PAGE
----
Stem cell technique makes first ever viable sperm-in-a-dish.


Infertility affects up to 15% of couples, with roughly one-third of all cases being caused by male infertility.  One major cause of male infertility is the failure of precursor germ cells in the testes to undergo a type of cell division called meiosis to form functional sperm cells. Several studies have reported the successful generation of germ cells from stem cells.

However, the formation of sperm in vitro to produce functional haploid male gametes has not yet been achieved.  Now, researchers at Nanjing Medical University have finally succeeded in creating functioning sperm from embryonic stem cells in the laboratory, which were then injected into egg cells to produce fertile mouse offspring. The team state that their work provides a platform for generating sperm cells that could one day be used to treat male infertility in humans.  The opensource study is published in the journal Cell Stem Cell.

Previous studies show that reproducing germ cell development in vitro has remained a central goal in both reproductive biology and reproductive medicine. Recently, a panel proposed gold standard criteria to prove that the major events of meiosis have taken place in engineered germ cells. For example, researchers must show evidence of the correct nuclear DNA content at specific meiotic stages, normal chromosome number and organization, and the capacity of germ cells to produce viable offspring. Until now, the recapitulation of all of the essential steps of meiosis has remained a major obstacle to the production of functional sperm and egg cells in a dish.  The current study establishes a robust, stepwise approach that recapitulates the formation of functional sperm-like cells in a dish.

The current study developed a stem cell-based method that fully recapitulates meiosis and produces functional sperm-like cells. The lab explain that the first step was to expose mouse embryonic stem cells (ESCs) to a chemical cocktail, which coaxed the ESCs to turn into primordial germ cells. Next, the group mimicked the natural tissue environment of these precursor germ cells by exposing them to testicular cells as well as sex hormones such as testosterone.

Results show that under these biologically relevant conditions, the ESC-derived primordial germ cells underwent complete meiosis, resulting in sperm-like cells with correct nuclear DNA and chromosomal content. To provide final gold-standard proof of meiosis, the researchers injected these sperm-like cells into mouse egg cells and transferred the embryos into female mice. Data findings show that, remarkably, these embryos developed normally and gave rise to healthy, fertile offspring, which gave birth to the next generation.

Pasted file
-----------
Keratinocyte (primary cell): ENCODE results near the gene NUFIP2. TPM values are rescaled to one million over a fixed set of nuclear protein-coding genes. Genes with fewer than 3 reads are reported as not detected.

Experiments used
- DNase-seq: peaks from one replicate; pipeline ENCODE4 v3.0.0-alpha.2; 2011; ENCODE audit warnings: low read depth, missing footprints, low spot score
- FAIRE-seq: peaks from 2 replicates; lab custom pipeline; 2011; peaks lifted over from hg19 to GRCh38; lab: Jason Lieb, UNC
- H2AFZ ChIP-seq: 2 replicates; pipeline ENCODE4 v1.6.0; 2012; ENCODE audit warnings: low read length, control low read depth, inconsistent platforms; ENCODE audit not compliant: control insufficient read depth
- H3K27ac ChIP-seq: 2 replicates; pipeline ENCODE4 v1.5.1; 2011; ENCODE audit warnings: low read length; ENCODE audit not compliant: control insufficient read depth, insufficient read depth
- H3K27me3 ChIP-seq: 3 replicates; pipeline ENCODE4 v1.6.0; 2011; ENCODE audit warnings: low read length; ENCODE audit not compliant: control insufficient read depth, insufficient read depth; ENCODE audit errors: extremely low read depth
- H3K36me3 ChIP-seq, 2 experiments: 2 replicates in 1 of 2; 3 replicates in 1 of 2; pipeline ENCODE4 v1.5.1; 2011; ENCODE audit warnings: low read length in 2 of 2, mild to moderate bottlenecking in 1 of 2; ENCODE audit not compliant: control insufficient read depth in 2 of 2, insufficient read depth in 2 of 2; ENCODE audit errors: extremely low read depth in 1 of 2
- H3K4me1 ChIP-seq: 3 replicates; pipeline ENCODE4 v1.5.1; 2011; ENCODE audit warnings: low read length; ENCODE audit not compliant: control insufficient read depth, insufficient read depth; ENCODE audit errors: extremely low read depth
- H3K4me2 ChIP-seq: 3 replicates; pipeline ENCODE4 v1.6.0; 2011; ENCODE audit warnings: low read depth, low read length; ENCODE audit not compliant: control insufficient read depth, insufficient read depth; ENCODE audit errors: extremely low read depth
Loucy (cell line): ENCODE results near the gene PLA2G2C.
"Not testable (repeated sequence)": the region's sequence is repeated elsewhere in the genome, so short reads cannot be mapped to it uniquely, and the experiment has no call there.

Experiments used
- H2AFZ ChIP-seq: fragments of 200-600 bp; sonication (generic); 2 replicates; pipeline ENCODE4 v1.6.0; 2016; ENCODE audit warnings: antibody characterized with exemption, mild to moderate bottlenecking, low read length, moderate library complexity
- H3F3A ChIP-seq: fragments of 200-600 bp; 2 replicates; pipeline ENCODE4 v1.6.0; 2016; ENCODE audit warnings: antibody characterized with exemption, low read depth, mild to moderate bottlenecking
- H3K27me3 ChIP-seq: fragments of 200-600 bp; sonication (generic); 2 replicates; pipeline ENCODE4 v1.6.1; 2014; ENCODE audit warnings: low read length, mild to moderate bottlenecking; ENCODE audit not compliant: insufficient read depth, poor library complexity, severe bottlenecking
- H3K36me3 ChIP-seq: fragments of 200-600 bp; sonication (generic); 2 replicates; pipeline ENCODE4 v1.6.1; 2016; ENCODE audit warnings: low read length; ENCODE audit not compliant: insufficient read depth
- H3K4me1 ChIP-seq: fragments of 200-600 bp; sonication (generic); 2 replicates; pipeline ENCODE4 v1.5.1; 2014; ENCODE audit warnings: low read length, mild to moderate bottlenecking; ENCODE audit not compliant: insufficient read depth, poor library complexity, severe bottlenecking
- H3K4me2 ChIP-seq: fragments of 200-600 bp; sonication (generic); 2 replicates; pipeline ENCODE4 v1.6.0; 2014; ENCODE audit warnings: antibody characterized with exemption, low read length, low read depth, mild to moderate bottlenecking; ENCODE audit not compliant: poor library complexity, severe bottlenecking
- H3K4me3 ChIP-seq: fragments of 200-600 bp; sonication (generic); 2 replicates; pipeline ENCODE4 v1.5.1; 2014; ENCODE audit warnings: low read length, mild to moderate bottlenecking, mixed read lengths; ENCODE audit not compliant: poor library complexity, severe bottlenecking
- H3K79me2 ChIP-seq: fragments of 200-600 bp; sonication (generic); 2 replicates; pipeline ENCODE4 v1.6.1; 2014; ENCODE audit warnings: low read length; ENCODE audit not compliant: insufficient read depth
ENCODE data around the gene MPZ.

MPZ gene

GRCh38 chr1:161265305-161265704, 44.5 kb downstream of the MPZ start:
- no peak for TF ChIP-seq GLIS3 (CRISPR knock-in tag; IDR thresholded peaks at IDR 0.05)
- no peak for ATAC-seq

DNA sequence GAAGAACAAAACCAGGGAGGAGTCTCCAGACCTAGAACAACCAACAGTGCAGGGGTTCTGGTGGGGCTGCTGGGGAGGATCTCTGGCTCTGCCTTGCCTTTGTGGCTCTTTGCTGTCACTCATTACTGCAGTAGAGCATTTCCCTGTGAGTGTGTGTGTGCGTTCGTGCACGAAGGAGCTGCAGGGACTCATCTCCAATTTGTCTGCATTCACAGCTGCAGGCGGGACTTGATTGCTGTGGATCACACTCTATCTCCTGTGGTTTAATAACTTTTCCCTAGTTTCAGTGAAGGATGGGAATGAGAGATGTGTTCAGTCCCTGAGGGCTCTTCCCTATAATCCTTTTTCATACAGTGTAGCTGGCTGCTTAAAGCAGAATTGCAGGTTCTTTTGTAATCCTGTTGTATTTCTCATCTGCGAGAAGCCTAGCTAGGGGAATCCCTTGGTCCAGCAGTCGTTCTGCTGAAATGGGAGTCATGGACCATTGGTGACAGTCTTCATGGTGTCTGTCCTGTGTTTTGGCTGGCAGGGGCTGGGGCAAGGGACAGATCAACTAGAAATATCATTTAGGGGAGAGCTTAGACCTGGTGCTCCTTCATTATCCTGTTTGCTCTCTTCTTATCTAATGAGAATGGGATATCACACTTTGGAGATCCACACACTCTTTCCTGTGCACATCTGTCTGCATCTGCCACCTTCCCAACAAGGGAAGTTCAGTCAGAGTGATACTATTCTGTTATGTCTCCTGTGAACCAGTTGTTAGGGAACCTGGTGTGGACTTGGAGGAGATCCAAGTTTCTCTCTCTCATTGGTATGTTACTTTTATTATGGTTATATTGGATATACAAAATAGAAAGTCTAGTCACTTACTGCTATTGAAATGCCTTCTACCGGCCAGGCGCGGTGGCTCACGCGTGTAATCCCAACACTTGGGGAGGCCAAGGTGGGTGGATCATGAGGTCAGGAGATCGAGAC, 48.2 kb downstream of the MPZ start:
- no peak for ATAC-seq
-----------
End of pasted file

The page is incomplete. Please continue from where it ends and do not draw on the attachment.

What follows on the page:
The team surmise that their method fully complies with the gold standards recently proposed by a consensus panel of reproductive biologists, and think that it holds tremendous promise for treating male infertility.  For the future, the researchers plan to use their platform to examine the molecular mechanisms controlling meiosis and test their approach in other animals such as primates in anticipation of human studies.  They go on to add that if proven to be safe, ethical and effective in humans, their platform could potentially generate fully functional sperm for artificial insemination or in vitro fertilization techniques.

Source: NanJing Medical University

This graphical abstract shows how Zhou et al. generated haploid male gametes from mouse embryonic stem cells that can produce viable and fertile offspring, demonstrating functional reproduction of meiosis in vitro.  Credit: Zhou, Wang, and Yuan et al./Cell Stem Cell 2016.

This graphical abstract shows how Zhou et al. generated haploid male gametes from mouse embryonic stem cells that can produce viable and fertile offspring, demonstrating functional reproduction of meiosis in vitro. Credit: Zhou, Wang, and Yuan et al./Cell Stem Cell 2016.

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